Banks: The Coming Crisis

Report on Developing Countries' External Debt and Debt Relief Provided by the United States

US Treasury

International Financial Cooperation for Development TD/188, TD/188 Supp. 1, Add. 1

United Nations Conference on Trade and Development, UNCTAD IV.

Foreign Assets and Liabilities of US Banks Multinationals Corporations

US Senate, Committee on Foreign Relations, Subcommittee on


There is a view, quite widely held, that the events of the last two years prove the fortitude of the international financial system. None of the largest banks in the world failed in the economic crisis of 1974-1975; no countries went broke. The neurotic episodes of 1974 and 1975 did not become a psychosis of the entire system, from Nassau and Liechtenstein to Chase Manhattan Plaza.

“The fear is largely behind us,” one prominent American banker sighed in 1975. International banking has come through “this period of uncertainty,” Mr. Richard Debs of the Federal Reserve Bank of New York noted, toward “the emergence of an even healthier and stronger system.”1 This view, or optimists’ position, is not ridiculous. Since 1973, the worst and most widespread international recession since the 1930s has taken place. At the same time, there was the greatest movement of financial resources—from oil importing to oil exporting countries—since the years of reconstruction after World War I. The modern financial order survived these changes without a breakdown comparable to that of the early 1920s and the Depression.

The optimists see further, positive signs of fortitude. “Despite the dire earlier predictions,” Mr. Debs writes, “the system has not only survived but has contributed in a significant way to coping with the problems of ‘recycling’ [oil revenues].” Banks, that is, have borrowed money from oil-exporting countries and loaned it to countries which import oil. Money was recycled through the intermediation of private banks.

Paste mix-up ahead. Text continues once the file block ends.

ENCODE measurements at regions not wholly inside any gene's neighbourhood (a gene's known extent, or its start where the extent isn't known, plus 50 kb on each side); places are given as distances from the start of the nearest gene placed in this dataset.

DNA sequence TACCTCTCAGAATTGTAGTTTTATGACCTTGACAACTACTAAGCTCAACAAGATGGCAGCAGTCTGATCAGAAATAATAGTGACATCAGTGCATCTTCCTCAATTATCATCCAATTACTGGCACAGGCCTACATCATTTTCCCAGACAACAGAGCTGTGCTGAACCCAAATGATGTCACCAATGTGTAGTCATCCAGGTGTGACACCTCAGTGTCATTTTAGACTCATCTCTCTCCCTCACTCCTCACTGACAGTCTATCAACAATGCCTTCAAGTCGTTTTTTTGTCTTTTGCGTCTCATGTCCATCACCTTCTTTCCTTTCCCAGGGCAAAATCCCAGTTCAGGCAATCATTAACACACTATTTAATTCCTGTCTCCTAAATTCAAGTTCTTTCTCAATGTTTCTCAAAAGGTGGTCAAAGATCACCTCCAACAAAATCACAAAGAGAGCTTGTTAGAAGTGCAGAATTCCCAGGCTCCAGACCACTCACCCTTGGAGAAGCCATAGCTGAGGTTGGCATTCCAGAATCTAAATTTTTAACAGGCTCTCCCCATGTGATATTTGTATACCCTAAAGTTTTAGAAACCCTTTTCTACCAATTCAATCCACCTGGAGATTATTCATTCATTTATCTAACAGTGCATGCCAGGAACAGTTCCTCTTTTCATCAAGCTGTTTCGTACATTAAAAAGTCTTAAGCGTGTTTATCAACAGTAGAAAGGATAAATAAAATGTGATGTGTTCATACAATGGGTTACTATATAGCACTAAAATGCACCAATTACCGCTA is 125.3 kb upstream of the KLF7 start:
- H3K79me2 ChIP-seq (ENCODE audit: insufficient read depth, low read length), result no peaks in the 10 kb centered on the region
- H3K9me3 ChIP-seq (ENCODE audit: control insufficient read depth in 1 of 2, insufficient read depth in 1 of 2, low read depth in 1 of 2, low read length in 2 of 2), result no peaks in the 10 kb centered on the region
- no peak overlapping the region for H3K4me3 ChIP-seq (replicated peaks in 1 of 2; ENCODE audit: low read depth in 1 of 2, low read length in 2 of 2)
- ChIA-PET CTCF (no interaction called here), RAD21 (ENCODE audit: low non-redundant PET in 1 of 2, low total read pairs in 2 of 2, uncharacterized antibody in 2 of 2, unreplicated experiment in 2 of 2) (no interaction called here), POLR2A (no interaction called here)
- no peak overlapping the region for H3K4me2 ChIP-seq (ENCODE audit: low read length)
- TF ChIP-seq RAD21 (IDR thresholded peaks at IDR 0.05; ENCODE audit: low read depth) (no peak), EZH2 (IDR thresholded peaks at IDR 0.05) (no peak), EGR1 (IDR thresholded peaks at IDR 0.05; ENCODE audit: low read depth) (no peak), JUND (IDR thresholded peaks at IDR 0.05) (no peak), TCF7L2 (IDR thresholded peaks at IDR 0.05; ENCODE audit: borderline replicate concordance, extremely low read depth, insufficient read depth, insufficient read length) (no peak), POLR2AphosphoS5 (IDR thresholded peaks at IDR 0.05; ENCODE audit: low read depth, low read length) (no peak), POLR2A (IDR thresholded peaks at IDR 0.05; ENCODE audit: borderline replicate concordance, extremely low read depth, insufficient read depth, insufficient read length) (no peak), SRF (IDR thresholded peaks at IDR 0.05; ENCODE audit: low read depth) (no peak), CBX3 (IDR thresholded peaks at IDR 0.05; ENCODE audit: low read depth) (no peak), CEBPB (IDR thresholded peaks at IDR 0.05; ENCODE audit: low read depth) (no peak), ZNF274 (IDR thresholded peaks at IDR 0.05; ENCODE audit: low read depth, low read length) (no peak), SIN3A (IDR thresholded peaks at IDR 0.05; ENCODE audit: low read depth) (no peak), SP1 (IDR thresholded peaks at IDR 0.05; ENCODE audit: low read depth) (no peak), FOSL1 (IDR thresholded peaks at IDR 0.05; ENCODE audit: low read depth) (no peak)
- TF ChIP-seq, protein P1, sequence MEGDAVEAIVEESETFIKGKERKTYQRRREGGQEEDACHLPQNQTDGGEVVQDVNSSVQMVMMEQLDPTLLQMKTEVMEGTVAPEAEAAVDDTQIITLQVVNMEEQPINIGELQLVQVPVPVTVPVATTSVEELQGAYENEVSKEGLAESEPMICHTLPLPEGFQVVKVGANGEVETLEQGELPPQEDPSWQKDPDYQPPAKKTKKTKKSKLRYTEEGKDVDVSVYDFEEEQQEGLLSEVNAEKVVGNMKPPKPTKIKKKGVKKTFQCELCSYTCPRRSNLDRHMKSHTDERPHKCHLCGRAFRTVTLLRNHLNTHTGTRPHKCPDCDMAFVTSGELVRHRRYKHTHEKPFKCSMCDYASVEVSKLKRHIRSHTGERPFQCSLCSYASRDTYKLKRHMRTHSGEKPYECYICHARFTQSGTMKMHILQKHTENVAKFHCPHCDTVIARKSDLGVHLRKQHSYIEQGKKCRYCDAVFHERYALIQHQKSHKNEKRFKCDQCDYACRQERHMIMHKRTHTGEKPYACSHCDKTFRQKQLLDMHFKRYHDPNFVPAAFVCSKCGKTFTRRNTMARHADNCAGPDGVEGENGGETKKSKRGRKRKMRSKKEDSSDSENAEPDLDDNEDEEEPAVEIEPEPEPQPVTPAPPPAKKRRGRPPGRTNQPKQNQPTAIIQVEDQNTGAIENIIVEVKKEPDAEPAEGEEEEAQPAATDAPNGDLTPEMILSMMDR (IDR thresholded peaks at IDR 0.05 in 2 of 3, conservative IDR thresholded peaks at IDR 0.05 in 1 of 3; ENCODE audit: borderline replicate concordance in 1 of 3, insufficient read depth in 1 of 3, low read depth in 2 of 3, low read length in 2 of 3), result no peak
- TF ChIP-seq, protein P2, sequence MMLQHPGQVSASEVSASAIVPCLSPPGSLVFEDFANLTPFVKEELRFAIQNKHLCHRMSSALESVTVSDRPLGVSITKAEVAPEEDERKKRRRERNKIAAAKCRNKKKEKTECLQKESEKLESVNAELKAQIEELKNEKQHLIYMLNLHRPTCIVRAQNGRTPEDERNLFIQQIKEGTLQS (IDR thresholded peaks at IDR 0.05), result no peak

David Rockefeller explains the procedure as a question of destiny. “Multinational financial services corporations,” he has written, “were called upon not only to expand their more traditional activities, but also to take on important new responsibilities as well.”2

All the same, one great crisis is still to come. A prospect of unprecedented peril for hundreds of banks and for the system itself, it promises misery and destruction; and with the most profound political consequences.

This is the crisis of the developing countries’ debts. During the 1970s, the developing countries, oil-exporting countries aside, have borrowed more money than in their entire previous history. They now owe some $100 billion to the rest of the world.3 Together, they are spending more than 15 percent of all the money they earn from exports to meet interest and service payments on their external debt.4 By far the fastest increase has been in debt to private banks.

The question for the financial system is not whether these debts will be dishonored. Rather, it is an issue of when, and how, and where. It is certain that at least some of the developing countries’ debts will be rescheduled; that at least some countries will find themselves unable to repay their loans on time, or to meet interest payments. Several countries—Chile and Zaire are notable examples—have renegotiated debt payments in the past year. The new military government of Argentina last month arranged a respite or “roll over” of 120 days on some of its foreign obligations.

The peril…

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